back to article And here's Intel's Epyc response: Up-to 56-core, 4GHz 14nm second-gen Xeon SP chips, Agilex FPGAs, persistent mem

In a highly orchestrated global maneuver, Chipzilla today launched, to much of its own fanfare, its second-generation Xeon Scalable Processors for servers – chips previously codenamed Cascade Lake. A while ago, executives at Intel-rival AMD, which made a big splash of its own with its 32-core Epyc server-class CPUs, told us …

  1. dnicholas

    Is that 400 Intel Watts? That's about 1kW in real money

    1. Bitsminer Bronze badge

      Jet speed

      And approximately Mach 2 airflow across the heat sink.

      1. werdsmith Silver badge

        Re: Jet speed

        And approximately Mach 2 airflow across the heat sink.

        That should help warm it up very nicely.

    2. Kevin McMurtrie Silver badge

      Step 1 - Invest in ulracapacitors. Lots of CPUs cycling between 20 to 400 watts is going to mess with the low frequency mains transformers unless there's a big capacitor bank on the intermediate power lines inside each server.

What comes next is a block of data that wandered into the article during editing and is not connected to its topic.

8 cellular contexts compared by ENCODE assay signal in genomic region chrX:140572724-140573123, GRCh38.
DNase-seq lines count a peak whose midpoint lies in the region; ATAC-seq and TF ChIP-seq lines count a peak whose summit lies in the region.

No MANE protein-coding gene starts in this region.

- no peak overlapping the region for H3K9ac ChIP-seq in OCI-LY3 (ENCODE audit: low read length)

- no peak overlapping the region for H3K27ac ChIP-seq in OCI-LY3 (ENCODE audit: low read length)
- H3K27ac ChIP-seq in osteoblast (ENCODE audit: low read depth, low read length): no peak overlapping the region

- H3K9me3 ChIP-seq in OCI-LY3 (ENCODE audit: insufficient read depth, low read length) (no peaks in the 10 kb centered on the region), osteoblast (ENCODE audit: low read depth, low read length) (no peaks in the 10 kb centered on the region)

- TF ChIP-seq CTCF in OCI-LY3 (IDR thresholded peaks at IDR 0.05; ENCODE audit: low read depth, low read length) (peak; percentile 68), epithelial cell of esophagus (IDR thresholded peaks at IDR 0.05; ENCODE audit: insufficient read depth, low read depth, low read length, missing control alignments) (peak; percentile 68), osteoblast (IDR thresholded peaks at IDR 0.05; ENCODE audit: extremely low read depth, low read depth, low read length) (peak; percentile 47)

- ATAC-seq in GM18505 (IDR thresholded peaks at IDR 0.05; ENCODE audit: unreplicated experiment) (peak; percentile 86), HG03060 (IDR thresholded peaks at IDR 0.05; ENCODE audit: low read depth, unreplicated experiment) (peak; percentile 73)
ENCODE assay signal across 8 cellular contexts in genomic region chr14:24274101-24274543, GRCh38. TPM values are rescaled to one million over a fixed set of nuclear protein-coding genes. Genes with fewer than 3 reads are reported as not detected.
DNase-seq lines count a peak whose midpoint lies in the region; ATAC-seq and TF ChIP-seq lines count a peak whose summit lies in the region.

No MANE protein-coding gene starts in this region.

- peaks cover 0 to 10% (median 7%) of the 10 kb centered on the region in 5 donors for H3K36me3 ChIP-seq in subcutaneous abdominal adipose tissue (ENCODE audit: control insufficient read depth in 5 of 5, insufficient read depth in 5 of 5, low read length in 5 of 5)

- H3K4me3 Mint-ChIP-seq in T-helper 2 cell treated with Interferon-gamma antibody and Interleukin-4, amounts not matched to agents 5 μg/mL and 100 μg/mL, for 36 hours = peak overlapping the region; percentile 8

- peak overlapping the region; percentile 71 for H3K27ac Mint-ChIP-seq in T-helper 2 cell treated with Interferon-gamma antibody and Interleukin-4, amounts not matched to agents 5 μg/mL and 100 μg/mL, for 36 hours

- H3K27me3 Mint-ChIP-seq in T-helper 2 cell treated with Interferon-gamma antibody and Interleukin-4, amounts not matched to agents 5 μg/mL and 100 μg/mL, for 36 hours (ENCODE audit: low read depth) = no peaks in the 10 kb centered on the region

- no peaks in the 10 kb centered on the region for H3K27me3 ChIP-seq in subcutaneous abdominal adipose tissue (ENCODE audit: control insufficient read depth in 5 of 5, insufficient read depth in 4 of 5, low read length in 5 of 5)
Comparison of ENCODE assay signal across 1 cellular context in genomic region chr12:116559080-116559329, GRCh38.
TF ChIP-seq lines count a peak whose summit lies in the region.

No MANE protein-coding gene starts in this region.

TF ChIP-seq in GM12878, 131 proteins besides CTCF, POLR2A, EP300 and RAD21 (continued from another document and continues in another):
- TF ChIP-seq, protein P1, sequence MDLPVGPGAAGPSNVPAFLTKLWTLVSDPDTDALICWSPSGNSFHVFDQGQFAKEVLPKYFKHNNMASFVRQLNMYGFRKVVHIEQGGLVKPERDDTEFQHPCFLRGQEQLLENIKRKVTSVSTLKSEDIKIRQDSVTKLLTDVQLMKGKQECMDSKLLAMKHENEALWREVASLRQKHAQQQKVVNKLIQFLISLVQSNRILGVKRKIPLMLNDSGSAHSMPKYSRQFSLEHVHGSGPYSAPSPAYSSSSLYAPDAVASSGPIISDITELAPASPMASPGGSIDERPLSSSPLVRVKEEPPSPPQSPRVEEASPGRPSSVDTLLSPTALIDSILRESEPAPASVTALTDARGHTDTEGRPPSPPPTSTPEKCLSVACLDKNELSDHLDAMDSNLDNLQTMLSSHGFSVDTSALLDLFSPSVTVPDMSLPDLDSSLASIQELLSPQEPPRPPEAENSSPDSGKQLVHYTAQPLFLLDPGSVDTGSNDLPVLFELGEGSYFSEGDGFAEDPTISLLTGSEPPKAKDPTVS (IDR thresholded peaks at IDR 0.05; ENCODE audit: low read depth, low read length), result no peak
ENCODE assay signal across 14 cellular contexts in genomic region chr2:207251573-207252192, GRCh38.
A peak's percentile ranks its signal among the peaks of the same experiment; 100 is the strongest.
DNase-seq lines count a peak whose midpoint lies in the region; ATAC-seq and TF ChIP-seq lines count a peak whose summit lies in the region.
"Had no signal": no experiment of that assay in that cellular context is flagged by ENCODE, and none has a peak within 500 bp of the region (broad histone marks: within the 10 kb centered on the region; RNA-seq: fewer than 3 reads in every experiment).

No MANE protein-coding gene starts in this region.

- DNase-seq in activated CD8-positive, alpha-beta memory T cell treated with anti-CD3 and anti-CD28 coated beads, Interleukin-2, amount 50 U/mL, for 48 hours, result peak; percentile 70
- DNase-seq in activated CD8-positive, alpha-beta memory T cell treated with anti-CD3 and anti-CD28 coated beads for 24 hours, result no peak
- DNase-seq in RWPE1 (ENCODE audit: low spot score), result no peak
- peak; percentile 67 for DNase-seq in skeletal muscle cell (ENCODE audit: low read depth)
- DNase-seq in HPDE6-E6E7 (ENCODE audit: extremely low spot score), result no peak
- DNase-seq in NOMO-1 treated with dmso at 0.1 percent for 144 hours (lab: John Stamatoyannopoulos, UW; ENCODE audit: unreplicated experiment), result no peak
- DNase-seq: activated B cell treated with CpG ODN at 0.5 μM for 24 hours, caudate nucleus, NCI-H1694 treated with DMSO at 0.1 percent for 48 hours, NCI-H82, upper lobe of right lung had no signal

Step 2 - Use wealth of investment to prepare for The Rise of the Machines.

      1. Anonymous Coward
        Anonymous Coward

        "Lots of CPUs cycling between 20 to 400 watts"

        It's likely to provide very similar load to existing systems - it appears to be Intel's take on two cores, one die targeting HPC. Intel haven't released socket information as far as I can tell (strange...) and Intel are suggesting that systems will be liquid cooled and compute focused (i.e not supporting maximum RAM capacities).

        On top of that, DC's are rarely space limited. They are either power limited (if designed correctly) or cooling limited (if it's not economic to upgrade cooling to match available power). If the DC's are power limited, you're likely just stuffing less boxes into a rack.

    3. richardcox13